Cardiovascular dysfunction following burn injury: What we have learned from rat and mouse models

Ashley Guillory, Robert P. Clayton, David Herndon, Celeste Finnerty

Research output: Contribution to journalArticle

15 Citations (Scopus)

Abstract

Severe burn profoundly affects organs both proximal and distal to the actual burn site. Cardiovascular dysfunction is a well-documented phenomenon that increases morbidity and mortality following a massive thermal trauma. Beginning immediately post-burn, during the ebb phase, cardiac function is severely depressed. By 48 h post-injury, cardiac function rebounds and the post-burn myocardium becomes tachycardic and hyperinflammatory. While current clinical trials are investigating a variety of drugs targeted at reducing aspects of the post-burn hypermetabolic response such as heart rate and cardiac work, there is still a paucity of knowledge regarding the underlying mechanisms that induce cardiac dysfunction in the severely burned. There are many animal models of burn injury, from rodents, to sheep or swine, but the majority of burn related cardiovascular investigations have occurred in rat and mouse models. This literature review consolidates the data supporting the prevalent role that α-adrenergic receptors play in mediating post-burn cardiac dysfunction and the idea that pharmacological modulation of this receptor family is a viable therapeutic target for resolving burn-induced cardiac deficits.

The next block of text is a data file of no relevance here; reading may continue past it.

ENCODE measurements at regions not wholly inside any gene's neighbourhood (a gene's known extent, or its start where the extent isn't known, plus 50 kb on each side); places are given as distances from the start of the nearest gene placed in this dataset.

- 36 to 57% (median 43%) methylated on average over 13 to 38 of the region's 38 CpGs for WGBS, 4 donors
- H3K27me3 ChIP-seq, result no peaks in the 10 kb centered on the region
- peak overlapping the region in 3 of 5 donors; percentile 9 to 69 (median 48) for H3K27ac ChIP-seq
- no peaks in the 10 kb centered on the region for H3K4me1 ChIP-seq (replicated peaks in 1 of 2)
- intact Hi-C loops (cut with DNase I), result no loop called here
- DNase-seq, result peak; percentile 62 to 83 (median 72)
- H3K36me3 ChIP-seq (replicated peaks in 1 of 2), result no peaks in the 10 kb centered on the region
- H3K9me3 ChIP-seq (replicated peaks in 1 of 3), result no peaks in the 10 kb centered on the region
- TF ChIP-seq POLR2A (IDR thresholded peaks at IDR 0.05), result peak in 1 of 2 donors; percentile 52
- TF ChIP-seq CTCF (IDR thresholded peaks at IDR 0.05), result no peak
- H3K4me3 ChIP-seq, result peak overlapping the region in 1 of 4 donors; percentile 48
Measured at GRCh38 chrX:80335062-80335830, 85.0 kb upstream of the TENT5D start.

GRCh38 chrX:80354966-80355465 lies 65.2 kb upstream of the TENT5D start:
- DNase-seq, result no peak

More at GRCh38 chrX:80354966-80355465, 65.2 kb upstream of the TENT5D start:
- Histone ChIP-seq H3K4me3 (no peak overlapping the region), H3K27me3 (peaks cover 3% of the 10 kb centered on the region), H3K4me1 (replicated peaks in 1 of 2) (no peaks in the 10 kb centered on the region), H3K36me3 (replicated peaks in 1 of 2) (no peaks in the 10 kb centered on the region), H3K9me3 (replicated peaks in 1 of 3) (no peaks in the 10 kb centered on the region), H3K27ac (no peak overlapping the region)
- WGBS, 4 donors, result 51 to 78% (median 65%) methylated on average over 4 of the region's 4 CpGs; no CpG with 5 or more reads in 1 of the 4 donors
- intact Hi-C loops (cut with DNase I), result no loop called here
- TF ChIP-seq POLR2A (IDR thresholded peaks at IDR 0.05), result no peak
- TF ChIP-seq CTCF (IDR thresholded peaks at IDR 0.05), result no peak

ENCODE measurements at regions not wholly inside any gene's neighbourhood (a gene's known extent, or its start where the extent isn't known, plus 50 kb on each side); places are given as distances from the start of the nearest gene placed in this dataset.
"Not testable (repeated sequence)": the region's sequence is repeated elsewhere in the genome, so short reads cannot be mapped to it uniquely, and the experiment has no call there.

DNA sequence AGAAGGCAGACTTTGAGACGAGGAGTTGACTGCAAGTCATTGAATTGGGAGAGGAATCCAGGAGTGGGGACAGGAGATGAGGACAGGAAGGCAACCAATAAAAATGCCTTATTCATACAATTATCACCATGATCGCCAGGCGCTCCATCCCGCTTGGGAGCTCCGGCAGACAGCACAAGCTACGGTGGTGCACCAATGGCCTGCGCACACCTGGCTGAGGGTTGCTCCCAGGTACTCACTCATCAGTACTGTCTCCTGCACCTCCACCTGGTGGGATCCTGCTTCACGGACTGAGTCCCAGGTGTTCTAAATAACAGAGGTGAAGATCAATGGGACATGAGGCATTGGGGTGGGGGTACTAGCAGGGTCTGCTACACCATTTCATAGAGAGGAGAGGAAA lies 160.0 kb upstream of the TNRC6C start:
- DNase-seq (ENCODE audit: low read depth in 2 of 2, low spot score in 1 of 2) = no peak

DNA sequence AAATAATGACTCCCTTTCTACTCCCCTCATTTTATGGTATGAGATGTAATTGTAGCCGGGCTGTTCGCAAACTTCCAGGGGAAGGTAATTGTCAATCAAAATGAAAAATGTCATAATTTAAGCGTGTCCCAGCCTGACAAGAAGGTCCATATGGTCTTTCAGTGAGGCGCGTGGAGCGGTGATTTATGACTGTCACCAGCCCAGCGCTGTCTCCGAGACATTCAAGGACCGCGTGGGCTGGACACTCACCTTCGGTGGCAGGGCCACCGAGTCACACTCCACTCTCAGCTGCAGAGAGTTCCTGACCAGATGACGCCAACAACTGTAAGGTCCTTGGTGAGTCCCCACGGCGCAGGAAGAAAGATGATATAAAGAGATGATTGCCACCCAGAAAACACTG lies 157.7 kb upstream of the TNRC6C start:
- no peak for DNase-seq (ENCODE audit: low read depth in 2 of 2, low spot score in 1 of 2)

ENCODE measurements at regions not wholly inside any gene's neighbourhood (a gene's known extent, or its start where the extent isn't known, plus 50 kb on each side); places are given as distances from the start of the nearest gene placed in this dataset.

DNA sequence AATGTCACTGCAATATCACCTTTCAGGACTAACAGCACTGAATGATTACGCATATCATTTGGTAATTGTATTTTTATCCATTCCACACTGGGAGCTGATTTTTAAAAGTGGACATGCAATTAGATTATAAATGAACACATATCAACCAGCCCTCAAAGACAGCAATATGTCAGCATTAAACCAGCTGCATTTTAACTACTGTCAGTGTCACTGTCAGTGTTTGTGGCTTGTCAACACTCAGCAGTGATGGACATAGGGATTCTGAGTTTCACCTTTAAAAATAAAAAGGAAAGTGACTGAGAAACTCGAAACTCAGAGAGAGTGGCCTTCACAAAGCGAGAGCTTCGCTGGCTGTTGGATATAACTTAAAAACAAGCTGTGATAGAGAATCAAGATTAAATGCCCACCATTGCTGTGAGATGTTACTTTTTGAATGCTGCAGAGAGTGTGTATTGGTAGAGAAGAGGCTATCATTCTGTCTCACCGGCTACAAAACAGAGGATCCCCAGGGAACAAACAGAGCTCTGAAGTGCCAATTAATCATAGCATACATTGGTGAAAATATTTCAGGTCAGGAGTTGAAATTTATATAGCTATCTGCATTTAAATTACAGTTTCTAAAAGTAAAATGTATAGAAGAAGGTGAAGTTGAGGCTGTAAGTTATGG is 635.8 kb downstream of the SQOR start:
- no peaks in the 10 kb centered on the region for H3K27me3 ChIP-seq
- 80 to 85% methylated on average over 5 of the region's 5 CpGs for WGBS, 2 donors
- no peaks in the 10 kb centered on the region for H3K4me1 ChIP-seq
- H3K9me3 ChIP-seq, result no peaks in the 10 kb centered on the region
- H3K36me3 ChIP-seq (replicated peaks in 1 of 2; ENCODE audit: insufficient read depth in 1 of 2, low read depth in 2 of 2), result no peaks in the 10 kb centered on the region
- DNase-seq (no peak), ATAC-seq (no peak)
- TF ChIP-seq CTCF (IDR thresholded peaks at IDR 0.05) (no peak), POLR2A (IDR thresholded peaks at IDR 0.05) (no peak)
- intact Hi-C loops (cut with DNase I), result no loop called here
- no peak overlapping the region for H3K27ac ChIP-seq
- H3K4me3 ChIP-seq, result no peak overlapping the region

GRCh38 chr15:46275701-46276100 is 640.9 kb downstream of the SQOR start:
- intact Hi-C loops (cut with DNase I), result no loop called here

Original languageEnglish (US)
Article number53
JournalInternational Journal of Molecular Sciences
Volume17
Issue number1
DOIs
StatePublished - Jan 2 2016

Fingerprint

Burns
rats
mice
Rats
adrenergics
sheep
myocardium
heart rate
rodents
animal models
swine
mortality
Wounds and Injuries
organs
Adrenergic Receptors
Animals
drugs
Modulation
modulation
Pharmaceutical Preparations

Keywords

  • Animal models
  • Burns
  • Cardiac dysfunction
  • Thermal injury

ASJC Scopus subject areas

  • Physical and Theoretical Chemistry
  • Organic Chemistry
  • Spectroscopy
  • Inorganic Chemistry
  • Catalysis
  • Molecular Biology
  • Computer Science Applications

Cite this

Cardiovascular dysfunction following burn injury : What we have learned from rat and mouse models. / Guillory, Ashley; Clayton, Robert P.; Herndon, David; Finnerty, Celeste.

In: International Journal of Molecular Sciences, Vol. 17, No. 1, 53, 02.01.2016.

Research output: Contribution to journalArticle

@article{f6f7e537b7ad4ad38e8c60c7f07ae06d,
title = "Cardiovascular dysfunction following burn injury: What we have learned from rat and mouse models",
abstract = "Severe burn profoundly affects organs both proximal and distal to the actual burn site. Cardiovascular dysfunction is a well-documented phenomenon that increases morbidity and mortality following a massive thermal trauma. Beginning immediately post-burn, during the ebb phase, cardiac function is severely depressed. By 48 h post-injury, cardiac function rebounds and the post-burn myocardium becomes tachycardic and hyperinflammatory. While current clinical trials are investigating a variety of drugs targeted at reducing aspects of the post-burn hypermetabolic response such as heart rate and cardiac work, there is still a paucity of knowledge regarding the underlying mechanisms that induce cardiac dysfunction in the severely burned. There are many animal models of burn injury, from rodents, to sheep or swine, but the majority of burn related cardiovascular investigations have occurred in rat and mouse models. This literature review consolidates the data supporting the prevalent role that α-adrenergic receptors play in mediating post-burn cardiac dysfunction and the idea that pharmacological modulation of this receptor family is a viable therapeutic target for resolving burn-induced cardiac deficits.",